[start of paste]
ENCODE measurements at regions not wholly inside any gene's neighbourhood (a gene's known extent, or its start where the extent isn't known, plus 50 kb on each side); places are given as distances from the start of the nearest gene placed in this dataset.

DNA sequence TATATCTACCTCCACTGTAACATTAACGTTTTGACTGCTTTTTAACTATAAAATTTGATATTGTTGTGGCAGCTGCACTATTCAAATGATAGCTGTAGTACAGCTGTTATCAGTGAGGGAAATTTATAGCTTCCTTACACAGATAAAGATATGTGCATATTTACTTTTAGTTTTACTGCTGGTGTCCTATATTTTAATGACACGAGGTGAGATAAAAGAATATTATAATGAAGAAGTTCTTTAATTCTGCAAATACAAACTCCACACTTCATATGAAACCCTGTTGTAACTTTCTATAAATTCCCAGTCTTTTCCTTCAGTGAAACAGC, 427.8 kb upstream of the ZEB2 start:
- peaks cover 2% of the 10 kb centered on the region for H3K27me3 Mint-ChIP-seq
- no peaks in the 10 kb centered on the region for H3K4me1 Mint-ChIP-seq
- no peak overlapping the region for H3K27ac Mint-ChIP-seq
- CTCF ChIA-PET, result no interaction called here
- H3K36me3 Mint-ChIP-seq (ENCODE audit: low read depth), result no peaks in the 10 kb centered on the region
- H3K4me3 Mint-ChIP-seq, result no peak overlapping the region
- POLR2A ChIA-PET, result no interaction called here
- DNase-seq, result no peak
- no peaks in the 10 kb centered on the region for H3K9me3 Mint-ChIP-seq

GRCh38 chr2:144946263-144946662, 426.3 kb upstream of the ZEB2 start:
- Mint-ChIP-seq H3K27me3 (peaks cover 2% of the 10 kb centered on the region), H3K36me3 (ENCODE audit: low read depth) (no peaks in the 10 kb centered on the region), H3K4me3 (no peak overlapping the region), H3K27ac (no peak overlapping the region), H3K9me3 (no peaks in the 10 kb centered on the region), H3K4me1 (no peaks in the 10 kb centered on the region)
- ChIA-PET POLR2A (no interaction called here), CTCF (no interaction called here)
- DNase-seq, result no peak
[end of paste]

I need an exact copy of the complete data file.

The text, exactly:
ENCODE measurements at regions not wholly inside any gene's neighbourhood (a gene's known extent, or its start where the extent isn't known, plus 50 kb on each side); places are given as distances from the start of the nearest gene placed in this dataset.

DNA sequence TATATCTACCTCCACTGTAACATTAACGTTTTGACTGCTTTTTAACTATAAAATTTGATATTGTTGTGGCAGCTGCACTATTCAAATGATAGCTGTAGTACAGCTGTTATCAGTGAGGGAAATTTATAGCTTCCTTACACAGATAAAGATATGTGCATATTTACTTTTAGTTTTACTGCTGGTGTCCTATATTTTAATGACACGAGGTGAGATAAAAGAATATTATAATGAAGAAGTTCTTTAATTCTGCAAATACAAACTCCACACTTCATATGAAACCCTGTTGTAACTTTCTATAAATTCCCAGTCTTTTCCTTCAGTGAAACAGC, 427.8 kb upstream of the ZEB2 start:
- peaks cover 2% of the 10 kb centered on the region for H3K27me3 Mint-ChIP-seq
- no peaks in the 10 kb centered on the region for H3K4me1 Mint-ChIP-seq
- no peak overlapping the region for H3K27ac Mint-ChIP-seq
- CTCF ChIA-PET, result no interaction called here
- H3K36me3 Mint-ChIP-seq (ENCODE audit: low read depth), result no peaks in the 10 kb centered on the region
- H3K4me3 Mint-ChIP-seq, result no peak overlapping the region
- POLR2A ChIA-PET, result no interaction called here
- DNase-seq, result no peak
- no peaks in the 10 kb centered on the region for H3K9me3 Mint-ChIP-seq

GRCh38 chr2:144946263-144946662, 426.3 kb upstream of the ZEB2 start:
- Mint-ChIP-seq H3K27me3 (peaks cover 2% of the 10 kb centered on the region), H3K36me3 (ENCODE audit: low read depth) (no peaks in the 10 kb centered on the region), H3K4me3 (no peak overlapping the region), H3K27ac (no peak overlapping the region), H3K9me3 (no peaks in the 10 kb centered on the region), H3K4me1 (no peaks in the 10 kb centered on the region)
- ChIA-PET POLR2A (no interaction called here), CTCF (no interaction called here)
- DNase-seq, result no peak